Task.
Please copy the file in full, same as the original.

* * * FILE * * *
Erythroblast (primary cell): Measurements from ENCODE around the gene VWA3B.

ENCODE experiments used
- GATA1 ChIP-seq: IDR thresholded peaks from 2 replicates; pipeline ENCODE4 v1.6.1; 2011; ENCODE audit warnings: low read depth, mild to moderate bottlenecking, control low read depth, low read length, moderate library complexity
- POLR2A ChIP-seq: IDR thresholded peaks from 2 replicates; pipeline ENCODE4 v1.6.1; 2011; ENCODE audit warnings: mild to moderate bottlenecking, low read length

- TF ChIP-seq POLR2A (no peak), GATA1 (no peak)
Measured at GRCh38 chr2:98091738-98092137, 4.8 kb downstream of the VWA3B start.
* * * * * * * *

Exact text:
Erythroblast (primary cell): Measurements from ENCODE around the gene VWA3B.

ENCODE experiments used
- GATA1 ChIP-seq: IDR thresholded peaks from 2 replicates; pipeline ENCODE4 v1.6.1; 2011; ENCODE audit warnings: low read depth, mild to moderate bottlenecking, control low read depth, low read length, moderate library complexity
- POLR2A ChIP-seq: IDR thresholded peaks from 2 replicates; pipeline ENCODE4 v1.6.1; 2011; ENCODE audit warnings: mild to moderate bottlenecking, low read length

- TF ChIP-seq POLR2A (no peak), GATA1 (no peak)
Measured at GRCh38 chr2:98091738-98092137, 4.8 kb downstream of the VWA3B start.